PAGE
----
The irrationality of human behaviour in the Finance world

A career in MBA Finance is one of the lucrative and sought-after opportunities in the business world. But the irony in India is that when we go back into a student’s education journey, commerce subject which deals with all the basic nuances of finance & accounting is still not preferred as the desired subject as compared with science stream.

We often tend to confuse Finance with just accounting and calculations. But, the application of real finance is not just about numbers and calculations. It’s much more beyond that. It requires you to have: 

  • Strong calculative abilities of Commerce
  •  Analytical thinking process of Science 
  •  And behavioral understanding of Humanities 

This third aspect of finance which is been ignored for decades but recently is becoming one of the hot topics for researchers. Due to the complexity and irrationality of human behaviour, it becomes difficult to take this factor into consideration for organized analysis. But this factor builds up the basis of most of the previous innovations in finance. Behavioural finance is like salvation to mathematical finance just like Friction is to Newton’s forces. For example, the birth of one of the major financial instruments in history is Insurance which is a result of irrational human behaviour explained by Kahneman and Tversky in terms of Prospect Theory.

When the fear of loss and uncertainties prevail, insurances emerged as a strong instrument for risk management. Thus, encouraging people to take risks and invest, leading to an increase in the liquidity of markets. It clearly explains human behaviour in cases of profits and losses.

Prospect Theory of Finances

The Prospect Theory graph clearly depicts that when we lose Rs. 100, our pain would be much more in comparison to the happiness in gaining Rs. 100. Thus, the magnitude of happiness and pain doesn’t vary linearly with the amount of money.

On the basis of this human behaviour, insurance policies proved to be very successful in monetizing the irrationality of human behaviour. There are various other such phenomena in human behaviour like social contagion, cognitive dissonance, anchoring, overconfidence, etc. which answer the events like the randomness of the stock market, people’s decisions and other such cases of the finance world.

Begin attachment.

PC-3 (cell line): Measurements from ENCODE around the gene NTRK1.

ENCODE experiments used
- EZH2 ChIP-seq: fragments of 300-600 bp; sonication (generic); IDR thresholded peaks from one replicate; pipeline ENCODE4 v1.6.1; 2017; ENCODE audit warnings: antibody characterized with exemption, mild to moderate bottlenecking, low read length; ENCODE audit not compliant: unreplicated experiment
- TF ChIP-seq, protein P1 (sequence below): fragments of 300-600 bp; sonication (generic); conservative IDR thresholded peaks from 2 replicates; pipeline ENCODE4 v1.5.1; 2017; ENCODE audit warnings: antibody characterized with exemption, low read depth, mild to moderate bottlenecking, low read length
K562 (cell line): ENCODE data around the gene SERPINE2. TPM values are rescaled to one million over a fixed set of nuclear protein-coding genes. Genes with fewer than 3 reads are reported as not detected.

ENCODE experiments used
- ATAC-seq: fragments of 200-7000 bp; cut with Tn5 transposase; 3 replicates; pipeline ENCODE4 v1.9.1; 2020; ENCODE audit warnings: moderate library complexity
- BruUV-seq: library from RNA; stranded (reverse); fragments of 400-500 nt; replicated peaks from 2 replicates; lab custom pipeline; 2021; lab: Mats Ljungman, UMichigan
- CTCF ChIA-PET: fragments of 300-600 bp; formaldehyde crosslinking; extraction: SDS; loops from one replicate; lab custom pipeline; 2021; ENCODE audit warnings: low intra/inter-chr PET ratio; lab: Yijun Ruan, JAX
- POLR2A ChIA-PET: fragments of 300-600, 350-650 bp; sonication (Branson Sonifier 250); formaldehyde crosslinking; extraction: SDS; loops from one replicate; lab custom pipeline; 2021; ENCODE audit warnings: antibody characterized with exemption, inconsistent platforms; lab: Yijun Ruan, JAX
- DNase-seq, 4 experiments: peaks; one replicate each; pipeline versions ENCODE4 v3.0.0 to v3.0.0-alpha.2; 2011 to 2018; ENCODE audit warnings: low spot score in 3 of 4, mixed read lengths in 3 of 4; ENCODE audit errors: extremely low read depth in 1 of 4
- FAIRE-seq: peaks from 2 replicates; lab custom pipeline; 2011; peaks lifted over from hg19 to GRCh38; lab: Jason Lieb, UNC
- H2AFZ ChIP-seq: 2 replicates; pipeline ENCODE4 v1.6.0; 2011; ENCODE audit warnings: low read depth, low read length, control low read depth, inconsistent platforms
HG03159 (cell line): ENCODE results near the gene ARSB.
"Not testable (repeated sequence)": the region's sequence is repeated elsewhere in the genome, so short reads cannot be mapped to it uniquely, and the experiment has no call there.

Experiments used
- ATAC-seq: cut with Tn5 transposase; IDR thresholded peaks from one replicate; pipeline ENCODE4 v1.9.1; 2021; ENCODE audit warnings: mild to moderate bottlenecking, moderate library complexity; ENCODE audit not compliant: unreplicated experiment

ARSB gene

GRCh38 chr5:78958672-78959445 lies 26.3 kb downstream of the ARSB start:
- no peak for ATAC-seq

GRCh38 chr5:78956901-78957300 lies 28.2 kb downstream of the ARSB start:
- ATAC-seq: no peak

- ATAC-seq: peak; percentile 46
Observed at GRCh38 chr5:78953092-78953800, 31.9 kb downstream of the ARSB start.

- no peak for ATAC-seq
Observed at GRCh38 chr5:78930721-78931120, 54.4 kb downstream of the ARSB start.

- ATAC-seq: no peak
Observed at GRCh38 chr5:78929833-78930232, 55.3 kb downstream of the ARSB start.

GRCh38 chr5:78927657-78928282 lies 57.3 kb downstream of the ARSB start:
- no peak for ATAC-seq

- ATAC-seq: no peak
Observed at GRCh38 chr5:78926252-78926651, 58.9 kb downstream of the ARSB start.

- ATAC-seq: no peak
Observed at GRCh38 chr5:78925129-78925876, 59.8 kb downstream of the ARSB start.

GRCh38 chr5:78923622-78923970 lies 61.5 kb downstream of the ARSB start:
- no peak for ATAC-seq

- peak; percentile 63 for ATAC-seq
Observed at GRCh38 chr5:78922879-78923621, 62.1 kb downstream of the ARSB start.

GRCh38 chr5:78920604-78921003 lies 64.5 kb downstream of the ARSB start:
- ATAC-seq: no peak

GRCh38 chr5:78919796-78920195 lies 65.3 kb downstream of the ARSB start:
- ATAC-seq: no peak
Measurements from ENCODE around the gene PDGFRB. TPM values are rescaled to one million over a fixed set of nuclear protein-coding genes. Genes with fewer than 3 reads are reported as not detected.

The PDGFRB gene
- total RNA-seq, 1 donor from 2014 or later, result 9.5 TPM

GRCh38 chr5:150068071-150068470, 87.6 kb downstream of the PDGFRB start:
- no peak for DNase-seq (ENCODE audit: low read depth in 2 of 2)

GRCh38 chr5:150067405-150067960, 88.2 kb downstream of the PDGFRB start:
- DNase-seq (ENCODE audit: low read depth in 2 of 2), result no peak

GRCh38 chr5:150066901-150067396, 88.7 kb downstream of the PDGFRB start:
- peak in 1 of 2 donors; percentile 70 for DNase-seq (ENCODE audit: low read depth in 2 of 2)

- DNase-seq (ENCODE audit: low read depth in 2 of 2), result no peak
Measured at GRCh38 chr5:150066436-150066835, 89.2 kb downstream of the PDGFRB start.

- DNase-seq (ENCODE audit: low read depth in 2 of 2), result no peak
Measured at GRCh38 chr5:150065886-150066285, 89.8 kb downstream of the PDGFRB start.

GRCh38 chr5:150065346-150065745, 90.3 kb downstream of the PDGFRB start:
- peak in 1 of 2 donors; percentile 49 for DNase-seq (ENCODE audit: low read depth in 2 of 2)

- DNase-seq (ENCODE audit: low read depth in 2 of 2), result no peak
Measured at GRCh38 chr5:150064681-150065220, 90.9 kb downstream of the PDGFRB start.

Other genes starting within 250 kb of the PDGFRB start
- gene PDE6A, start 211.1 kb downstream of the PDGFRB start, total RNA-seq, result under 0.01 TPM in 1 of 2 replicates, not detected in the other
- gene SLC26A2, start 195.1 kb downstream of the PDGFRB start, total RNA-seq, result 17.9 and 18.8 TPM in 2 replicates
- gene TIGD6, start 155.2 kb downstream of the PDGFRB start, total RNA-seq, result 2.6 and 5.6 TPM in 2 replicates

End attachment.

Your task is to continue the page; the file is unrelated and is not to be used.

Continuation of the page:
Out of the 74% literacy rate in India, only 24% have finance literacy which is one of the major factors responsible for the economy of any nation. When people lack the ability to manage their own personal finances, how can we expect a nation to have a strong economy? Many people are still unaware of the power of compounding, time value of money, credit opportunities, etc. to make use of it for their improvement of financial status. Thus, it becomes very necessary for financial managers, strategists, and policymakers to discover innovative ways to bridge this gap. It is high time that we move away from the narrow approaches of finance and introduce new frameworks in the correlation between accounting and behavioural finance which will include markets, people and their behaviour.

There lies a lot of opportunities in the domain of financial risk management using behavioural finance. Though the implication of this concept has various challenges due to randomness and complexity yet it can be accomplished when the researchers and corporate leaders will work together in the right direction. We are heading towards a more complex world where simple answers are not suitable anymore. We will have to develop an ecosystem to sustain and grow in future.

One can refer to works of researchers like Professor Robert Shiller, Daniel Crosby, Kahneman and Tversky, etc for more understanding on the subject and topic of behavioural finance. This is a potential field waiting to get explored to its core. A lot of new developments can be seen in this direction in the upcoming time.

Raksha Agrawal (MBA Batch 2020–22)

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